'our creation is that guru; the duration of our lives is that guru; our trials, illnesses and calamaties is that guru. There is a guru that is nearby and a guru that is beyond the beyond. I humbly make my offering to the guru, the beautiful remover of ignorance, the enlightenment principle that is within me and surrounds me at all times.'
Guru Stotram

Thursday, 27 January 2011

Here's one I wrote earlier. Last June actually. I'm not sure why it has only just made it out into the world. Pablo Wendel was in Bloomberg contemporaries as well. Although I didn't see it because the gallery shut early on the penultimate day, very annoyingly. Bloody ICA. Rubbish....

Visiting degree shows is a bit like going round the sales. Most of what you see is crap but when you do stumble upon a gem, it's a blinder. So it was at the RCA this year. Profoundly unfathomable map of works in hand I trudged round dutifully, stood before a video of someone's bare bottom; bizarre mounds of Styrofoam; a bronze mountain covered in Bosch-esque tiny little people all vomiting or shitting or shagging and a muddle of other strange items.

Then I came to a wall that had been half knocked down. Or half built up. It was a white wall and in that sense fairly unobtrusive. But its disintegration brought it into focus, not as something to be automatically circumnavigated or an unseen support structure for something else, but as a thing in its own right. On the wall were copies of a publication Subject: Re: Accidentally on purpose Pablo Wendel. The cover showed a photograph of a grey door with a lock on it, a sign saying PUSH, another prohibiting smoking and a lot of grubby finger marks. Inside the publication was a series of questions sent by Pablo Wendel to various members of the college.

The questions included "what do you think is the role of studio architecture in influencing an artist's work ethic?", "should student and teacher be able to act independently and courageously in an institution?" and "what do you think about the colour grey?" The emailed replies were published verbatim along with snapshots of structural elements of the college - walls, doors, etc.

Pablo’s other piece of work was listed as 'Number 55, MA Squat, House 14/6/2010-2/7/2010 accessed via stairs in the yard'. I went to the yard. No stairs. Somebody directed me out of the front door and around the back of the building. Eventually I came across a plank come make-shift ladder leading over a low wall and into a deserted shop. Inside was a table with a sleeping bag on it lying open, recently vacated. The place was filthy. I could hear voices from the next room and felt I was intruding so I went back out and walked around to the front.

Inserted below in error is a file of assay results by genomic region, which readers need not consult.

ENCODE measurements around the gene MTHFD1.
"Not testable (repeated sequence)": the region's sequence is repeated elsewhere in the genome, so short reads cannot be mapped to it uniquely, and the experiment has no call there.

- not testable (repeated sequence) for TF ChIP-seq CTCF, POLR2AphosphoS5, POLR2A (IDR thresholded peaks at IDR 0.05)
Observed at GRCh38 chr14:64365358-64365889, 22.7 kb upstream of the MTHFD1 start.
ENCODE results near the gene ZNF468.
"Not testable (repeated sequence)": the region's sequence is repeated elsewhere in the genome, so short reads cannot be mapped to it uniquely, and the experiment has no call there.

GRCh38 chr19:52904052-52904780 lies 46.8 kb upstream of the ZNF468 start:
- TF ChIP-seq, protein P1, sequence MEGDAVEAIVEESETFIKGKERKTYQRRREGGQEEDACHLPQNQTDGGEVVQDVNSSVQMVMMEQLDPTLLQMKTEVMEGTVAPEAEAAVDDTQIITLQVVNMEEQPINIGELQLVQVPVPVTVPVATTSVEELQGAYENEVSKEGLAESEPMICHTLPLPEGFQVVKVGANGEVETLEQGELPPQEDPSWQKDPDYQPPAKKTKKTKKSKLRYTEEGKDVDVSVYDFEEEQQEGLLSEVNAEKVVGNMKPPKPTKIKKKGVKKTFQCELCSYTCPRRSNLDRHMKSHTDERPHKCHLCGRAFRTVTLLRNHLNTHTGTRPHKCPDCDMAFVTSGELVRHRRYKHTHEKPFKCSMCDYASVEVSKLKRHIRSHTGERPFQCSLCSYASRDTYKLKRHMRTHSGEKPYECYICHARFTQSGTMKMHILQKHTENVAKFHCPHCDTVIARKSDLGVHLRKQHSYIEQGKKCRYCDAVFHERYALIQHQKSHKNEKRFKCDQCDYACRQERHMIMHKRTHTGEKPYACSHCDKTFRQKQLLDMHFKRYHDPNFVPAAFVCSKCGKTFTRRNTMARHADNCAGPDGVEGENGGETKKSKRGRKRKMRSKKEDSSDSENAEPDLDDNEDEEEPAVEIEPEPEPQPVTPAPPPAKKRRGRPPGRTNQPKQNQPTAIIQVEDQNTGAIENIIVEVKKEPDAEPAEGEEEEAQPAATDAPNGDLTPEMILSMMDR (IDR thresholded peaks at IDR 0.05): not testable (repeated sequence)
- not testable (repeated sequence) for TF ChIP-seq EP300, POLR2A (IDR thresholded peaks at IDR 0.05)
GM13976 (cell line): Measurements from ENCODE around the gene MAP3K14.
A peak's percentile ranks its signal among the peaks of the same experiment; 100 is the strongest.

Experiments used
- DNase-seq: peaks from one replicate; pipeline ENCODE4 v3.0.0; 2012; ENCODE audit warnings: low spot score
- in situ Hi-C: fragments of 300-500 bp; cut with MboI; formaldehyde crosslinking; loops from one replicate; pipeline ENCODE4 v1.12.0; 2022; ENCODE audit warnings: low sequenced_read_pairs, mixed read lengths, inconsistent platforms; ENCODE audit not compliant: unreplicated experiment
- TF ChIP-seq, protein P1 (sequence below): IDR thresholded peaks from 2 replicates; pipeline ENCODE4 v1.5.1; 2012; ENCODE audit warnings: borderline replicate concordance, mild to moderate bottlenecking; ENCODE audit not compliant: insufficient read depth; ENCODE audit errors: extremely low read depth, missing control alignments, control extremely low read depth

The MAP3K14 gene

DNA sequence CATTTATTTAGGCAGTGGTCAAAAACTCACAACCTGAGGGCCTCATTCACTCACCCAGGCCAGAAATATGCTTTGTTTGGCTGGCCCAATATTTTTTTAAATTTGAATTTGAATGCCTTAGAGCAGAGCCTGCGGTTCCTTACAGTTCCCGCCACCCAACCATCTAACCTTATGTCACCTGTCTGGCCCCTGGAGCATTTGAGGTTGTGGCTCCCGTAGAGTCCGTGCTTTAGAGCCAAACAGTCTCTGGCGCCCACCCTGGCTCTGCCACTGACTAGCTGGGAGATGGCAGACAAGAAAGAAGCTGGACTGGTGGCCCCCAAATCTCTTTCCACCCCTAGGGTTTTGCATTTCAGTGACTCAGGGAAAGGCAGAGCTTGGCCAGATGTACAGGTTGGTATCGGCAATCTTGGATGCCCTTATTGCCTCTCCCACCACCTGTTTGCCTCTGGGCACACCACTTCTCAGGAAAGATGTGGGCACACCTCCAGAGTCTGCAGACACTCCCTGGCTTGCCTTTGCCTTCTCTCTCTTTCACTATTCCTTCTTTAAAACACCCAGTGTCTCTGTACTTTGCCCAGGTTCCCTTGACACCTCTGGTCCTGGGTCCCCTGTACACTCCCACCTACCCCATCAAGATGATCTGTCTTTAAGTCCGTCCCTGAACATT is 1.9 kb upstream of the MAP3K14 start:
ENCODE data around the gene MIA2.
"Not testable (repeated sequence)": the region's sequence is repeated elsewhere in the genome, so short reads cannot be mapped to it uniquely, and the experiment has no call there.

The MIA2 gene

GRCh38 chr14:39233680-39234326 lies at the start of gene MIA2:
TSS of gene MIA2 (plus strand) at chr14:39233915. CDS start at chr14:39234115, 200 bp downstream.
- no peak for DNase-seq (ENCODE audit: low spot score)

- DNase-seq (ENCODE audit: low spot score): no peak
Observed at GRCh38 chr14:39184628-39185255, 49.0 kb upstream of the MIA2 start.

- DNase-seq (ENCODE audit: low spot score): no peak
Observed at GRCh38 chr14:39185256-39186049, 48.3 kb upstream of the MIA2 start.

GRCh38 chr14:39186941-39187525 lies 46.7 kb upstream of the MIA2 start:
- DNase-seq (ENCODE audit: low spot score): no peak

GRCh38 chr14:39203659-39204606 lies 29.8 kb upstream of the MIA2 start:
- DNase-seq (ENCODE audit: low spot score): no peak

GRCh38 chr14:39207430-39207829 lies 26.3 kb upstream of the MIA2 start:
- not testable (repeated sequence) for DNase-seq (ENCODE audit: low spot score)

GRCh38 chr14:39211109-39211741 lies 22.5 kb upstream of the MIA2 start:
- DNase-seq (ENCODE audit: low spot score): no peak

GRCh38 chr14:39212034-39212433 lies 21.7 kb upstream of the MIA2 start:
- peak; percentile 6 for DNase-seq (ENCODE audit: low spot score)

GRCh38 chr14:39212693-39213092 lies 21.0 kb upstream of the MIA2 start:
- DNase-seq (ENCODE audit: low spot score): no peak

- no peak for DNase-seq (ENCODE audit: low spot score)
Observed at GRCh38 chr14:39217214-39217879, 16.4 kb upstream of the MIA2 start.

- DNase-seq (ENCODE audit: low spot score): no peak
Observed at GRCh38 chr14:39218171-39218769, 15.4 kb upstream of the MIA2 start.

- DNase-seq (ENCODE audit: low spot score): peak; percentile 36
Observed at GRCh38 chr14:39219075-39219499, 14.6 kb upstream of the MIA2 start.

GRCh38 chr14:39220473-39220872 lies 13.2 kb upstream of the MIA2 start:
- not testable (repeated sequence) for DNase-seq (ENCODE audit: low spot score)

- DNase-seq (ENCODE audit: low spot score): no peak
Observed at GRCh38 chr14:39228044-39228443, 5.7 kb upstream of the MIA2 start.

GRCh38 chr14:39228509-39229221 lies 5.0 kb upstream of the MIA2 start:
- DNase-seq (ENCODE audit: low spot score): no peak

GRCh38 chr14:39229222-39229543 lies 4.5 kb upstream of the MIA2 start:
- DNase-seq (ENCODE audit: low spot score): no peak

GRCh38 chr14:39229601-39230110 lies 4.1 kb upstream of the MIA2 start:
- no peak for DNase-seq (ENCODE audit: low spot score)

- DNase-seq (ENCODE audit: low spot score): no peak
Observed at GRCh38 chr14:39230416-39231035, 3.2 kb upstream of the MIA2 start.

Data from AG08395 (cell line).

There I found Pablo Wendel, the artist who is squatting this one time chippie for the duration of his degree show. He invited me to sit on the greasy plastic seating and showed me a video, shot two days before, the day before his show opened to the examiners and two days before it opened to the public, showing two members of the College administrative team in luminous tabards telling him they’re about to destroy his work on health and safety grounds. Wendel's voice can be heard objecting, explaining that this represents the culmination of two years work and the crux of his degree show. His pleas were ignored. What is Art in the wake of the modern demi-God that is health and safety?

This grotty little tableau provides a poetic response to the questions Pablo poses, demonstrating how little anything matters to us beyond the shoring up our own positions of safety against the imagined threats of an atomised world. Not creativity. Not compassion.

Wendel’s provocative action along fault-lines of power and control, freedom and constraint, can be viewed in the context of the art college and its politicking – the institution that defines itself in terms of its free thinking rebellious nature - so long as that rebellion doesn’t cost it. Or it can be viewed in a more universal sense.

Either way there was a rawness to this work that could only be perceived viscerally. Always we want to find meaning in things, to pin down a work of art and extract from it objective knowledge for ourselves. We struggle with the leap into an intuitive way of knowing. But to try too hard to evoke meaning is to miss it altogether.

In a disused fish and chip shop on Parkgate Road I came across a young artist with so much in his heart that he was prepared to risk losing everything in his attempt to express what he felt as he felt it, unmediated by tacit obstruction or the need to conform.

This is what makes degree shows exhilarating. When you find the real thing you’ve found it in its raw form, before the very systems of control that Wendel is grappling with have succeeded in knocking its vitality into the cruel slumber of passivity or mannered negotiation from which it will likely never awaken.